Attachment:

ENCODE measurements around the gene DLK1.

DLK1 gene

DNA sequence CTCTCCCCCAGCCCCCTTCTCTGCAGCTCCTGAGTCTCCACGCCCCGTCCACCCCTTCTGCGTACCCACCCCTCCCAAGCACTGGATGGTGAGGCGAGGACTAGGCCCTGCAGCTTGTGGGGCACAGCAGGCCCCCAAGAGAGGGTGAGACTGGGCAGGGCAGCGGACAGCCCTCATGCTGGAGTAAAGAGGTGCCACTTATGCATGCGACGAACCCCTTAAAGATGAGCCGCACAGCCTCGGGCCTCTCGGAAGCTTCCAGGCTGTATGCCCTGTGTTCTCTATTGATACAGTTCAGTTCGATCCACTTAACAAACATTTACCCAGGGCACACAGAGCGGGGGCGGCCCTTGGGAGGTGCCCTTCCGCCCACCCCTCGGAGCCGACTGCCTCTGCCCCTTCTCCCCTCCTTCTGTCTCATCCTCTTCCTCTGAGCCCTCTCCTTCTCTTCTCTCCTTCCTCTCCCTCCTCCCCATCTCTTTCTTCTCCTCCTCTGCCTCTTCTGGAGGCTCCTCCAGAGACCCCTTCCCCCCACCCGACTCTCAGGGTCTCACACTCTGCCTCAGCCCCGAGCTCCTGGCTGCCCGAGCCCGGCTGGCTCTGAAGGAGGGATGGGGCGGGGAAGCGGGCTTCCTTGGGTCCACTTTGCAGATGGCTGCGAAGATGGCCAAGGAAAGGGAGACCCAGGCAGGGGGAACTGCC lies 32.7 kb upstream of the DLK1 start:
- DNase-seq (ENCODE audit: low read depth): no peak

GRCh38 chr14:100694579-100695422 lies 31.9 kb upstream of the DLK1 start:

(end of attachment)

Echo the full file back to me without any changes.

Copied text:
ENCODE measurements around the gene DLK1.

DLK1 gene

DNA sequence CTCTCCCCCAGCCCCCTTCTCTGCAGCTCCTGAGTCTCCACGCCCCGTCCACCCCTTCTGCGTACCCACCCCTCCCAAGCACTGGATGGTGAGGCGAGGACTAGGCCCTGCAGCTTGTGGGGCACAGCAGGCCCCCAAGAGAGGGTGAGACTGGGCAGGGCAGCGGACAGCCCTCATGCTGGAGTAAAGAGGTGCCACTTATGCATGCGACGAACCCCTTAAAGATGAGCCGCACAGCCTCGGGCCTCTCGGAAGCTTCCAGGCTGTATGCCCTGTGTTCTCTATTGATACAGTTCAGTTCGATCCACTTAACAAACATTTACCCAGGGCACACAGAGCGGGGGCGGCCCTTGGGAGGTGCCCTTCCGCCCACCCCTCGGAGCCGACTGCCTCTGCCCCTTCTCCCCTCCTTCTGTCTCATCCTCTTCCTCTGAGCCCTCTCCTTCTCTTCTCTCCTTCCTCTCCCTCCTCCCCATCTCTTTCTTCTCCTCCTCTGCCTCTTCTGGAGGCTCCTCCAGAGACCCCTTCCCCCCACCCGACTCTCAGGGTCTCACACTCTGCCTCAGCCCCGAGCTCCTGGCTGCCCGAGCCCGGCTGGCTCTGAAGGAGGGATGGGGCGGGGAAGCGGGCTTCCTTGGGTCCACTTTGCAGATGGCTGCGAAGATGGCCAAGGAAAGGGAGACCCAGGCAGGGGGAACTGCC lies 32.7 kb upstream of the DLK1 start:
- DNase-seq (ENCODE audit: low read depth): no peak

GRCh38 chr14:100694579-100695422 lies 31.9 kb upstream of the DLK1 start: